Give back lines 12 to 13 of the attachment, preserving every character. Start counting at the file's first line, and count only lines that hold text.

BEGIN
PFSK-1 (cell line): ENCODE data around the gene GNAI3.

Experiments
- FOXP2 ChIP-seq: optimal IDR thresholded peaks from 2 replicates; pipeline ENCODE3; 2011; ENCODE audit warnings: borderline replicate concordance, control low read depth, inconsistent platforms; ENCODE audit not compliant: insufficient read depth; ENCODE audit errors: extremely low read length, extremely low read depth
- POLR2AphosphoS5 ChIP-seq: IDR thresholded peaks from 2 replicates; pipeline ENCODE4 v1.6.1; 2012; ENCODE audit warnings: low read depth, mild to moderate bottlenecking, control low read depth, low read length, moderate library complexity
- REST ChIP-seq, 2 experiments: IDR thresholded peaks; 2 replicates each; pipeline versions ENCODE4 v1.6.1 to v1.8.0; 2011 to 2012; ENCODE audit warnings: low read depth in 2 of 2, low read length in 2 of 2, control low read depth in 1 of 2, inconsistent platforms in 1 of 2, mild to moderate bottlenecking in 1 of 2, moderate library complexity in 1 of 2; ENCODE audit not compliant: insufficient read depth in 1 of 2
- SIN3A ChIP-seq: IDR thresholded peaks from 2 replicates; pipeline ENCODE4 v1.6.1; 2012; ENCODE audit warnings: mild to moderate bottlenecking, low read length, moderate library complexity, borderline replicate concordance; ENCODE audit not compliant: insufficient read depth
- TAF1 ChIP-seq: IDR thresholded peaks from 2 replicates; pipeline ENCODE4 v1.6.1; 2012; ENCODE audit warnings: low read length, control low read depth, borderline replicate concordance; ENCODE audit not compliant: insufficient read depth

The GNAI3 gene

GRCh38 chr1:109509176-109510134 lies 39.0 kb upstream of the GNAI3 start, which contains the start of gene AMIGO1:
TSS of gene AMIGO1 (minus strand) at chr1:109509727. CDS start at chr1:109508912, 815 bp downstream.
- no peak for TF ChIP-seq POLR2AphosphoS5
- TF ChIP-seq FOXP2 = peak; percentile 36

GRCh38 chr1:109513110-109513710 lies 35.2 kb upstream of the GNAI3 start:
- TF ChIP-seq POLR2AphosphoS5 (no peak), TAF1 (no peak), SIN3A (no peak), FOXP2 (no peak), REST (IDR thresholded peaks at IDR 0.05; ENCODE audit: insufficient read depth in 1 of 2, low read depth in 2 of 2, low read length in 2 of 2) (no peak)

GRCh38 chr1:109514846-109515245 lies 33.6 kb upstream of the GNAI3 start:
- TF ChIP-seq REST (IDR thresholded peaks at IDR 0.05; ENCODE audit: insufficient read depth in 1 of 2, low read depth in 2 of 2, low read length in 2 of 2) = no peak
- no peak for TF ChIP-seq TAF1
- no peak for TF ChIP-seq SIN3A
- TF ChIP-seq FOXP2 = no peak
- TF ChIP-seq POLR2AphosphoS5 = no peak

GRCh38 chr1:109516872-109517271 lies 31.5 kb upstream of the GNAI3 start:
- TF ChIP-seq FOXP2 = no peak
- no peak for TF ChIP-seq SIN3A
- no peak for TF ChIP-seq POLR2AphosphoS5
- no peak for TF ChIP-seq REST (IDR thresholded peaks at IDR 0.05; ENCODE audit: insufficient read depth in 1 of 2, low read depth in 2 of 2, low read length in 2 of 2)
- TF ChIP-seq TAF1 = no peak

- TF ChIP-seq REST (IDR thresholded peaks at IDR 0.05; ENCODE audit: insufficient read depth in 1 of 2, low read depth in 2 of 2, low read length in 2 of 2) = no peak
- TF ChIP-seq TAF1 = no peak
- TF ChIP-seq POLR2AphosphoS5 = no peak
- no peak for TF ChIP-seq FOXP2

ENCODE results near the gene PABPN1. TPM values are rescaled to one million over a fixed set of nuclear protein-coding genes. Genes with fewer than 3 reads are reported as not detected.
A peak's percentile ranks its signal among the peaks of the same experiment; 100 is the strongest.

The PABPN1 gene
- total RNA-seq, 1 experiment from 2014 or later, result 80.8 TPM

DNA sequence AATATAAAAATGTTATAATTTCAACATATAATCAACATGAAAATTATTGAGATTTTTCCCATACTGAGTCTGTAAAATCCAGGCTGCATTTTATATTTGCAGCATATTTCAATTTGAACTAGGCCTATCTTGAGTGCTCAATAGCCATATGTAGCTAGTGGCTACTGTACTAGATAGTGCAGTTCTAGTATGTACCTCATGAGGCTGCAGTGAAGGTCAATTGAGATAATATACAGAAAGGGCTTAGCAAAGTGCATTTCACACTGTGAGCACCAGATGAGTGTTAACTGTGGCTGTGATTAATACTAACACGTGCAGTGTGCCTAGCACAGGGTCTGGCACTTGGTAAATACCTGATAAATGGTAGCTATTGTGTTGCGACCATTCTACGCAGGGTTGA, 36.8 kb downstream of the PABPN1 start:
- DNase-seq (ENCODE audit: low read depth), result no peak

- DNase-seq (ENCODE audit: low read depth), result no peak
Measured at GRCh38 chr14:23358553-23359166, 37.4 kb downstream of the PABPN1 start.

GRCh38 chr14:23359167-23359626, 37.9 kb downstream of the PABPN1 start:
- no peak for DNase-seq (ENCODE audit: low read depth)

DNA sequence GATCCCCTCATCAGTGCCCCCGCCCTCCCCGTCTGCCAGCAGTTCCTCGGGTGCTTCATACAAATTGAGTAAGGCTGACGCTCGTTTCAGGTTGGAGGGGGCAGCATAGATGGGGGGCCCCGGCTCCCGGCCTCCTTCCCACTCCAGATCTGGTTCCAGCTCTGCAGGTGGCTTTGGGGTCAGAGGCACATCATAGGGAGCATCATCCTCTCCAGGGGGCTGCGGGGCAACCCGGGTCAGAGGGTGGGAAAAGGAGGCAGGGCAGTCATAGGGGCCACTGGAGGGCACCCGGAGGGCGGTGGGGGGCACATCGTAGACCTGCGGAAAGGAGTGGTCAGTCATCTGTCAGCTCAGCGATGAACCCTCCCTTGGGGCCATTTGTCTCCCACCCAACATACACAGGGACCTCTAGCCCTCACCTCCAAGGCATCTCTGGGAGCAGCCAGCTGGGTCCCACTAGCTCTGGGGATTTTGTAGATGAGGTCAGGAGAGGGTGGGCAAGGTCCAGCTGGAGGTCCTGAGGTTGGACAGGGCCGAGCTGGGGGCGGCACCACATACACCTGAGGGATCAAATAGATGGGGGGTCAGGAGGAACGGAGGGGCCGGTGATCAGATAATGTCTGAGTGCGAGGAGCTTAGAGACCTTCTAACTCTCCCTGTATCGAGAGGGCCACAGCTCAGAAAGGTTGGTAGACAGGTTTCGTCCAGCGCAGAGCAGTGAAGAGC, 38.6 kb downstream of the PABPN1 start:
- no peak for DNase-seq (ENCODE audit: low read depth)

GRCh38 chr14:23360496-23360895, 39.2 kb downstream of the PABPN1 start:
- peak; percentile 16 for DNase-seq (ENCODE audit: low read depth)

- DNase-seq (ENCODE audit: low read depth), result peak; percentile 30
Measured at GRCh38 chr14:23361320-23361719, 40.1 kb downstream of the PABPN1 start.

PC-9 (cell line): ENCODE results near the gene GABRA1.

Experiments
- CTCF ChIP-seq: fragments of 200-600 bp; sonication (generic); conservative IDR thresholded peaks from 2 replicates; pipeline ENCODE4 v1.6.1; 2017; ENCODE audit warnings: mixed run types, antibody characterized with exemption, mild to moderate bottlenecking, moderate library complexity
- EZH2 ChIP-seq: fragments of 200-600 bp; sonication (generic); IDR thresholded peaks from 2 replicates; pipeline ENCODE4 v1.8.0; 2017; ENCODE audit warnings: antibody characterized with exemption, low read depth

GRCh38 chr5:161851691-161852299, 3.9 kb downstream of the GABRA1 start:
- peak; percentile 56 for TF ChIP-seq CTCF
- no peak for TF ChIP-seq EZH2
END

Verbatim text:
- TF ChIP-seq FOXP2 = peak; percentile 36

GRCh38 chr1:109513110-109513710 lies 35.2 kb upstream of the GNAI3 start: